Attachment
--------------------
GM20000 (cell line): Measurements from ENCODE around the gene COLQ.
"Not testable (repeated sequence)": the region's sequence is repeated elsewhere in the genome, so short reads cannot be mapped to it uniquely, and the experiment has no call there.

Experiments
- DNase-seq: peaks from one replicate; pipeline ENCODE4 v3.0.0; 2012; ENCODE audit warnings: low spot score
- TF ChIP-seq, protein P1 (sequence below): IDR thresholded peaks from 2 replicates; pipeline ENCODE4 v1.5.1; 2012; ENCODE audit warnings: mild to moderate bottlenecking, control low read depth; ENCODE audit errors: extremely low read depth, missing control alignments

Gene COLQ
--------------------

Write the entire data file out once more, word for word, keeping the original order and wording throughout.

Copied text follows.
GM20000 (cell line): Measurements from ENCODE around the gene COLQ.
"Not testable (repeated sequence)": the region's sequence is repeated elsewhere in the genome, so short reads cannot be mapped to it uniquely, and the experiment has no call there.

Experiments
- DNase-seq: peaks from one replicate; pipeline ENCODE4 v3.0.0; 2012; ENCODE audit warnings: low spot score
- TF ChIP-seq, protein P1 (sequence below): IDR thresholded peaks from 2 replicates; pipeline ENCODE4 v1.5.1; 2012; ENCODE audit warnings: mild to moderate bottlenecking, control low read depth; ENCODE audit errors: extremely low read depth, missing control alignments

Gene COLQ